“For better or worse, they hired me about a month or two later,” he said.
Lasting and excelling at ESPN
Mayne’s time at ESPN didn’t begin smoothly. On his first “SportsCenter” broadcast, Mayne lost the script on his computer about 20 minutes before air time. He panicked but remembered most of what he had written and quickly retyped the script before the camera’s red light came on.
“There was a moment, ‘If I just run from the building right now, no one will ever know I screwed this up,’ ” Mayne said. “But instead I stayed.”
Mayne stayed and has lasted at ESPN even as others such as well-known TV personalities Dan Patrick, Keith Olbermann and Robin Roberts made their mark and left — though Olbermann is back at the network.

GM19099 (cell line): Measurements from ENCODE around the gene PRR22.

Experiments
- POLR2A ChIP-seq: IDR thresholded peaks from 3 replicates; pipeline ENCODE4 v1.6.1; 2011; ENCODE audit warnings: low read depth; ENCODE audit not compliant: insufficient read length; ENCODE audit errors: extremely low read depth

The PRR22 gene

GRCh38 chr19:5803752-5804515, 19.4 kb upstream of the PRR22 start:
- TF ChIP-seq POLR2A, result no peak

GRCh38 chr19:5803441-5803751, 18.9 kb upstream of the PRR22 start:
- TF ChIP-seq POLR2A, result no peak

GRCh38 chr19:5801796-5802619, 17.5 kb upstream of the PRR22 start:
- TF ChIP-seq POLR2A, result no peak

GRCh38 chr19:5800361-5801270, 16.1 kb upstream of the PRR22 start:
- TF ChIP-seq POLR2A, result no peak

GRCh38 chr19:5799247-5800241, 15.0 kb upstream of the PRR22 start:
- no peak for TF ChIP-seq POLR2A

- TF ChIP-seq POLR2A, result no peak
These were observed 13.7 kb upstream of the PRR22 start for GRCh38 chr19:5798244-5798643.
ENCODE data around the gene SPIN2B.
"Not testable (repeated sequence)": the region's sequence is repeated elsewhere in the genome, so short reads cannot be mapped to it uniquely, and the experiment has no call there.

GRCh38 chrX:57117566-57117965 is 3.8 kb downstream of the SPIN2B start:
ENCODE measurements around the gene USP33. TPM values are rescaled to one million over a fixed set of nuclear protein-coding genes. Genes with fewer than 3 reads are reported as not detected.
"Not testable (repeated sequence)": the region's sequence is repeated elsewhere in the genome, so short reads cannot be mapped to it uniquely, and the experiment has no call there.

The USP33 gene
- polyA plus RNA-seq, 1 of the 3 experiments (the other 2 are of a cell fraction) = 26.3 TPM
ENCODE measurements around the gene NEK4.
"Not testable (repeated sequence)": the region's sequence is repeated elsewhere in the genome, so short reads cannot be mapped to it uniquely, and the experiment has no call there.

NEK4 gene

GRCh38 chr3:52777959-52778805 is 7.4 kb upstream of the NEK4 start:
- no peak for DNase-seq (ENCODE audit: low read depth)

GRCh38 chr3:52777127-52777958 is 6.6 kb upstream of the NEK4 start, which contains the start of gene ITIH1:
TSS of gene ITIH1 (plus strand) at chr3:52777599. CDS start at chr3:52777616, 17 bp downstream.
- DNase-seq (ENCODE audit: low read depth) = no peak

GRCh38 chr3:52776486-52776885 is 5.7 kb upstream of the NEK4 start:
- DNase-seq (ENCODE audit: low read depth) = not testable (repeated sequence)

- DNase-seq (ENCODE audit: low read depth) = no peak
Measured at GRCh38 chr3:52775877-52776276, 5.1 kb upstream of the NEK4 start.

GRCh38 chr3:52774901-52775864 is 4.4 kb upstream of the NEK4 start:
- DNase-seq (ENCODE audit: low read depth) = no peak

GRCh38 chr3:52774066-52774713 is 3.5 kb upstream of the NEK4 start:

His offbeat sense of humor is what sets Mayne apart. But his early interest in hard news has served him well, particularly this year when he helped lead the coverage of Kobe Bryant’s death in January and the recent player walkout across several sports as a reaction to a police shooting in Wisconsin.
That versatility has made Mayne invaluable to his bosses.
“Kenny’s been with us a long time and has done a lot of different things for us over the years,” said Norby Williamson, who oversees “SportsCenter” and is ESPN’s executive vice president for event and studio production. “He’s best-known for anchoring ‘SportsCenter,’ and he’s still serving our audience very well every time he does it. His style is all his own, and he can handle anything that comes his way.”
On the No. 1 play on SportsCenter’s top 10: “This play sets the standard by which all plays shall be measured.”
On when a home run is hit: “I don’t know what that pitch was, but it tastes like chicken.”
General quip: “But we all know that games aren’t played on paper; they are played by little men inside our TV sets.”